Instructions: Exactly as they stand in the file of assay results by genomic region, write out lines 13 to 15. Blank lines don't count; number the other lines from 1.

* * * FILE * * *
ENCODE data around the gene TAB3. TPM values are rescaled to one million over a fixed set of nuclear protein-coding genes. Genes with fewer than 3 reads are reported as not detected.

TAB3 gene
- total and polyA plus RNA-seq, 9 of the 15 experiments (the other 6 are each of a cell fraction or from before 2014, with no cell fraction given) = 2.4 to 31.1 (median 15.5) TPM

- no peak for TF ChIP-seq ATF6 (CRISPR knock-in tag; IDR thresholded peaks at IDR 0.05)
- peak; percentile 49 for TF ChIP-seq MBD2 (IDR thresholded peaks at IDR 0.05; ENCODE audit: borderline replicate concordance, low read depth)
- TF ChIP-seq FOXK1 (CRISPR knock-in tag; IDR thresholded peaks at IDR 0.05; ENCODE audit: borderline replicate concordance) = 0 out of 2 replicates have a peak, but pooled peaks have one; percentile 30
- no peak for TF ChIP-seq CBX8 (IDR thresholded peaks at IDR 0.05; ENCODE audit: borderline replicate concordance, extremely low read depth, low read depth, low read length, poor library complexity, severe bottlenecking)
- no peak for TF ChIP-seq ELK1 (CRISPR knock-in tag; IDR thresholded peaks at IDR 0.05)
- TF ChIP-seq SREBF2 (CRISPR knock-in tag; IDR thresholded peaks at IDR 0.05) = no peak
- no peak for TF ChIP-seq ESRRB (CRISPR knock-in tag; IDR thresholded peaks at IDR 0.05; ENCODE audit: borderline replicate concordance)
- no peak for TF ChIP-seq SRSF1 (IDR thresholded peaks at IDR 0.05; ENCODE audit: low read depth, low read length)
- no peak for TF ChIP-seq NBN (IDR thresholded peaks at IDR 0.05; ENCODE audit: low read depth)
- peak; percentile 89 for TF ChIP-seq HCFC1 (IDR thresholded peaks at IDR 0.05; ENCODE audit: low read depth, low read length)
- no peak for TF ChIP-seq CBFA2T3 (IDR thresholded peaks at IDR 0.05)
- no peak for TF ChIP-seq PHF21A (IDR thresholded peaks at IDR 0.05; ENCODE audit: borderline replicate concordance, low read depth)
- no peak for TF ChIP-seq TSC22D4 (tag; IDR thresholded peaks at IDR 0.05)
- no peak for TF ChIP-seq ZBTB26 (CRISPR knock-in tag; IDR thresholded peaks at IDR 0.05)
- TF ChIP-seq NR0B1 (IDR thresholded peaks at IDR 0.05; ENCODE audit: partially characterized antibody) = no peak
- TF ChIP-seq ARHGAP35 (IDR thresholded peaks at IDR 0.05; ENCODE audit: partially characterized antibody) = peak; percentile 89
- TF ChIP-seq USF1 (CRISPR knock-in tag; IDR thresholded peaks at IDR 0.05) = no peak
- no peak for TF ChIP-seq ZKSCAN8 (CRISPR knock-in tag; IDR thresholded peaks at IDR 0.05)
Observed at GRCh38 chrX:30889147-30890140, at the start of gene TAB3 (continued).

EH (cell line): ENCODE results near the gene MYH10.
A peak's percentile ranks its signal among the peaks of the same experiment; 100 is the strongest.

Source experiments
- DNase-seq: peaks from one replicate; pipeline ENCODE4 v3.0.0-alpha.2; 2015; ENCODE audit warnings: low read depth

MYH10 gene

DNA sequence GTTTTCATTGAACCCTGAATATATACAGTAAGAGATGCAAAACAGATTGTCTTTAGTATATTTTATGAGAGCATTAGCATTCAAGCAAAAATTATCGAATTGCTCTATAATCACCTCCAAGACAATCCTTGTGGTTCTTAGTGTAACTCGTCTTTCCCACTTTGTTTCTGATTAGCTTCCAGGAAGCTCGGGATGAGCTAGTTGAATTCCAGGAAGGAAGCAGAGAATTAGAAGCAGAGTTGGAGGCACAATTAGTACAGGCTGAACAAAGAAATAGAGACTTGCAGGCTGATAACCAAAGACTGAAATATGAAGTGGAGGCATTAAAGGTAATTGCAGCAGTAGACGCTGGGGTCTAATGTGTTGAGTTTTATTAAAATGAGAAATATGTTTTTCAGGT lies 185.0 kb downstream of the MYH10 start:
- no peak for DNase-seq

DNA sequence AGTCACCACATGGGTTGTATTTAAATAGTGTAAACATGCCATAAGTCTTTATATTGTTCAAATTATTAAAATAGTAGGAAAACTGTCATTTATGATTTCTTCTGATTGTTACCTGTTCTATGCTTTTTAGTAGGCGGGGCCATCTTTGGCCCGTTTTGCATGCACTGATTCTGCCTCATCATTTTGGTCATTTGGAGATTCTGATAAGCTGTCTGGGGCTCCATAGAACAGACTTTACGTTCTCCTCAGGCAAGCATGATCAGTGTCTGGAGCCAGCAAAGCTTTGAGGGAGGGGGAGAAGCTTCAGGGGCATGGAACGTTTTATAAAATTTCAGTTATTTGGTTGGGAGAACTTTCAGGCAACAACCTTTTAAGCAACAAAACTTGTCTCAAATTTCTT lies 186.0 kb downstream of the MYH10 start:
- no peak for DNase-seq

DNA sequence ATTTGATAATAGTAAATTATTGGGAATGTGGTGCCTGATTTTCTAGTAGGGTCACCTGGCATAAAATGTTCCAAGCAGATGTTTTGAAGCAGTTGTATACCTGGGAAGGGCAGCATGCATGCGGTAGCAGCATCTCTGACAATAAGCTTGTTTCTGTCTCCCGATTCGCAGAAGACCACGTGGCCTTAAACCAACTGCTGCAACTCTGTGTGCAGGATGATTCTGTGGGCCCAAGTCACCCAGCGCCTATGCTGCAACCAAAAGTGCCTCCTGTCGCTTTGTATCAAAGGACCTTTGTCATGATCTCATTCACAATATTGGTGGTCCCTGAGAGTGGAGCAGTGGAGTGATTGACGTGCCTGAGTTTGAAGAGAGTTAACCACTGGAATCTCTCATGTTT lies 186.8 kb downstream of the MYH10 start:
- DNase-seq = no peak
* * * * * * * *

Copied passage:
- peak; percentile 89 for TF ChIP-seq HCFC1 (IDR thresholded peaks at IDR 0.05; ENCODE audit: low read depth, low read length)
- no peak for TF ChIP-seq CBFA2T3 (IDR thresholded peaks at IDR 0.05)
- no peak for TF ChIP-seq PHF21A (IDR thresholded peaks at IDR 0.05; ENCODE audit: borderline replicate concordance, low read depth)